My first encounter with Ray Bradbury was Farenheit 451. It was part of my ninth grade English curriculum. At the time, I fell in love with Bradbury’s writing style, but I came away with a fairly superficial understanding of the text (it wasn’t until my twenties, when I began to contemplate just how many hours I spent in front of a screen each day, that the novel became much more than an anti-censorship story). However, I was hooked enough to read more.
The summer between ninth and tenth grades, I read The Martian Chronicles and Dandelion Wine. I adored both, but it was Dandelion Wine that made me want to be a writer. In fact, the second I finished it, I put down the book, opened my journal, and wrote several pages about my future career. (Of course, it hasn’t gone the way I envisioned it when I was fifteen; for example, I didn’t see myself as more focused on poetry than on fiction. But I’m not complaining.)
Part of me wishes I still had that old notebook, so I could go back and read the words I wrote on the day I realized my true commitment to writing. However, when I moved to Austin in 2008, I threw out all of my old notebooks, with the exception of two that I kept because the books themselves were too pretty to go in the trash. At the time, I wasn’t writing much, but I planned to start again after the move. I’d decided that everything I’d written between ages twelve and twenty-four was no longer serving me. I couldn’t rely on my juvenilia and old ideas. Plus, dragging all of those notebooks across state lines, and from apartment to apartment, was literally going to weigh me down. It was time to be rid of everything. So I got rid of the notebooks and emptied the hard drive, and started fresh. (And I might do it again in my thirties.)
The purge of my old writing was in part inspired by Dandelion Wine. Back when I was fifteen, I was haunted by the character of Mrs. Bentley, an elderly woman whose house is packed full of souvenirs of her youth: record albums, theatre programs, hair combs, photographs. The neighborhood children, however, refuse to believe that she was once young, or that she was ever “Helen” rather than “Mrs. Bentley.” I know the denial of Mrs. Bentley’s identity is the true heartbreak of that chapter. But for me, the horror was found in the image of an old woman weighed down by her past. That image constantly comes back to me. So when it came time to move, I took a cue from Mrs. Bentley and got rid of my work, let go of what was no longer serving me. So I don’t have that old entry to look back on, but I do remember writing it. And the fact that I don’t have it is because of the mark Bradbury left on my life.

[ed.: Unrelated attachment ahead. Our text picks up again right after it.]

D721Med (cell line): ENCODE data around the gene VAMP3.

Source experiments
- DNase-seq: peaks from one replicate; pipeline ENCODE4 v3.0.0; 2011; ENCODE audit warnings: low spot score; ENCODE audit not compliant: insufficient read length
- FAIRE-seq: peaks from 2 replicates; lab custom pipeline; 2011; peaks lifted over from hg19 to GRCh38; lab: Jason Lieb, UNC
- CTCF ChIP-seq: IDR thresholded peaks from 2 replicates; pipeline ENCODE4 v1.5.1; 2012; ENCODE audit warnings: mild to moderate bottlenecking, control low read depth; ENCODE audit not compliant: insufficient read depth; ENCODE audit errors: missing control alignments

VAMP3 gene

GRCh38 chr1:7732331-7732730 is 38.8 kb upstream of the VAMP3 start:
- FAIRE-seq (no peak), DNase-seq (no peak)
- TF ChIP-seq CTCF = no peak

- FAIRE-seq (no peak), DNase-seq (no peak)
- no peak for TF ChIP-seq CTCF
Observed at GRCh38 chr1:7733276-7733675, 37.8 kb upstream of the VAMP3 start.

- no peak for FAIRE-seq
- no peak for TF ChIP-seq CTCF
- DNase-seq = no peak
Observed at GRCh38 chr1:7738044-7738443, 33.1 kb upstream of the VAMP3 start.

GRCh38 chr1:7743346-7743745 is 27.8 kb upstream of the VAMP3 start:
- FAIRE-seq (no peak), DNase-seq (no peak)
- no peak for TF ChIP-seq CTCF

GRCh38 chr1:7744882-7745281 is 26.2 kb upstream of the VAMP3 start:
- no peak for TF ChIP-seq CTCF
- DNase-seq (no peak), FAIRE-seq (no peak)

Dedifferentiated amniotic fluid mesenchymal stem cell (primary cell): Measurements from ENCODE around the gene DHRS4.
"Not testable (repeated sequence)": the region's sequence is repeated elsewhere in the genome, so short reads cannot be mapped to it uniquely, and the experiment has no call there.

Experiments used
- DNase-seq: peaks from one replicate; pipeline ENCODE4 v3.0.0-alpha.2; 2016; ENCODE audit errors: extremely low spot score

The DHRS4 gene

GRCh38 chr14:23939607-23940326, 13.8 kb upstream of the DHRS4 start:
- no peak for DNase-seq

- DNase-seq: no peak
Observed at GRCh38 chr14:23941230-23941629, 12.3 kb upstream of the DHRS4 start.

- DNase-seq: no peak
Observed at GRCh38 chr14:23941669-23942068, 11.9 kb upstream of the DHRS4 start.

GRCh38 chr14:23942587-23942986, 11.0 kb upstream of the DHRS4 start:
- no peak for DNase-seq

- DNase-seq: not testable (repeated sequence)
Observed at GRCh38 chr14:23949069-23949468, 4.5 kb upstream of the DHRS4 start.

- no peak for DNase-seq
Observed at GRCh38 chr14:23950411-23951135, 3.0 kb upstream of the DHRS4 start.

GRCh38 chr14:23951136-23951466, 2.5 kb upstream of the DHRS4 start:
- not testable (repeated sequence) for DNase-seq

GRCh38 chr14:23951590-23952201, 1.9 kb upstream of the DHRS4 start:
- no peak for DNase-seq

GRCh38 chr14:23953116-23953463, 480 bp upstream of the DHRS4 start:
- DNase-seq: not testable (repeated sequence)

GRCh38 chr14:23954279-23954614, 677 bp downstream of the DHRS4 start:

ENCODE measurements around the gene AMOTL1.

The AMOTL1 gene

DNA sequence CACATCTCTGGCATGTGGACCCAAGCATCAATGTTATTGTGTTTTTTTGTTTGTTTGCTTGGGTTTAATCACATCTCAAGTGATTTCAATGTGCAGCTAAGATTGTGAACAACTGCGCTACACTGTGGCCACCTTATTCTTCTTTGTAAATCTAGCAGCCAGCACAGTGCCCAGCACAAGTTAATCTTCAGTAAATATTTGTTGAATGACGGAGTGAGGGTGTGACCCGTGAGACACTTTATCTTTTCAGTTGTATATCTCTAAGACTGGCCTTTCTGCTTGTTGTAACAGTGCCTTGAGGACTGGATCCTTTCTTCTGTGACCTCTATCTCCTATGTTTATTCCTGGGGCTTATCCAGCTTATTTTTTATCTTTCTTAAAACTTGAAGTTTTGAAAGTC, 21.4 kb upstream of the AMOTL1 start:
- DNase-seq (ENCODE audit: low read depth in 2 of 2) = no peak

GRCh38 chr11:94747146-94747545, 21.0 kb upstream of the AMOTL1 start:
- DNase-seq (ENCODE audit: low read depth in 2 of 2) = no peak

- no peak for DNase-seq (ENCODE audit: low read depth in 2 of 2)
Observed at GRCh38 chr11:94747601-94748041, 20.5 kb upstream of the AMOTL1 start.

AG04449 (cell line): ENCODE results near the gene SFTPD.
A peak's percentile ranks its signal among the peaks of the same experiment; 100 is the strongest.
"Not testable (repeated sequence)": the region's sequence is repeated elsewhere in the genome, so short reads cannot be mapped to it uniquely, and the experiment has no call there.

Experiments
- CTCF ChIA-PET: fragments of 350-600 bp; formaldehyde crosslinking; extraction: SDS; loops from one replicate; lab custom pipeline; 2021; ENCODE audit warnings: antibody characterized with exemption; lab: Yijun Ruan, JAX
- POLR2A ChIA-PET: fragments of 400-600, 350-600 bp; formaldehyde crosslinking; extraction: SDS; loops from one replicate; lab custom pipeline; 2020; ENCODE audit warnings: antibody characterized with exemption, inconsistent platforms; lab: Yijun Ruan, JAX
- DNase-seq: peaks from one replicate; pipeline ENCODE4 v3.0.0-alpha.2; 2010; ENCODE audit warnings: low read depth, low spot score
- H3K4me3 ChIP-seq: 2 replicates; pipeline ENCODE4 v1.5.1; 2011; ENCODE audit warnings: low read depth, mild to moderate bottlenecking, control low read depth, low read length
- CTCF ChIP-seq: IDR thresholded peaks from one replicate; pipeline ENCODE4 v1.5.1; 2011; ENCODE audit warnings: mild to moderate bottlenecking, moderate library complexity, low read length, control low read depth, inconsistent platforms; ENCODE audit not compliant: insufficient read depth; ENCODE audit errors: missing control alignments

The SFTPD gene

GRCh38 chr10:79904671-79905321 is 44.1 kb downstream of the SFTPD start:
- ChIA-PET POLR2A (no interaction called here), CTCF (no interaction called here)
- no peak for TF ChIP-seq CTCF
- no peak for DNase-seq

But back to Farenheit 451. A few weeks ago, on a hike, my friend asked me what I would do at the onset of the apocalypse. Rather than suggest something practical (I am probably doomed at the end of the world), I said I’d immediately decide which five books I’d take with me. (Books are heavy. I would only allow five. Except poetry volumes are slim, so perhaps I could double up on a few of those and it wouldn’t be too heavy.) But the next day, I remembered the closing of Fahrenheit, where it is revealed that people have been charged with committing books to memory, as that is the only way to preserve them. Which made me wonder: in the event of the apocalypse, which book would I commit to memory?
It’s a hard choice, and ironically, I don’t have a Bradbury book as one of the finalists — but I imagine that in the apocalypse, there will be no shortage of volunteers who want to take on his work. Meanwhile, I linger undecided between four books: Orlando by Virginia Woolf, Their Eyes Were Watching God by Zora Neale Hurston, Sula by Toni Morrison, and Montgomery’s Children by Richard Perry. These are four books that I constantly recommend to people, all the time, no matter who they are. Orlando is delightfully feminist, modernist, and speculative. Their Eyes Were Watching God is — well, I can’t explain why I love it without spoiling at the end. Sula is my favorite of Morrison’s novels, and is a beautiful discussion on the complexities of friendship. Montgomery’s Children is a beautiful meditation on race and memory, and to top it off, it’s out of print (though I suppose everything will be out of print in the apocalypse).
By nature, I’m indecisive. So I think that, in the event of the apocalypse, I will have to make room in my mind for all four. And that’s all there really is to it.
So thank you, Mr. Bradbury, for helping me let go of the past before I became old. And thank you for making me love books so much that I have tasked myself with the difficulty of being the steward of four of them in the event that the world collapses.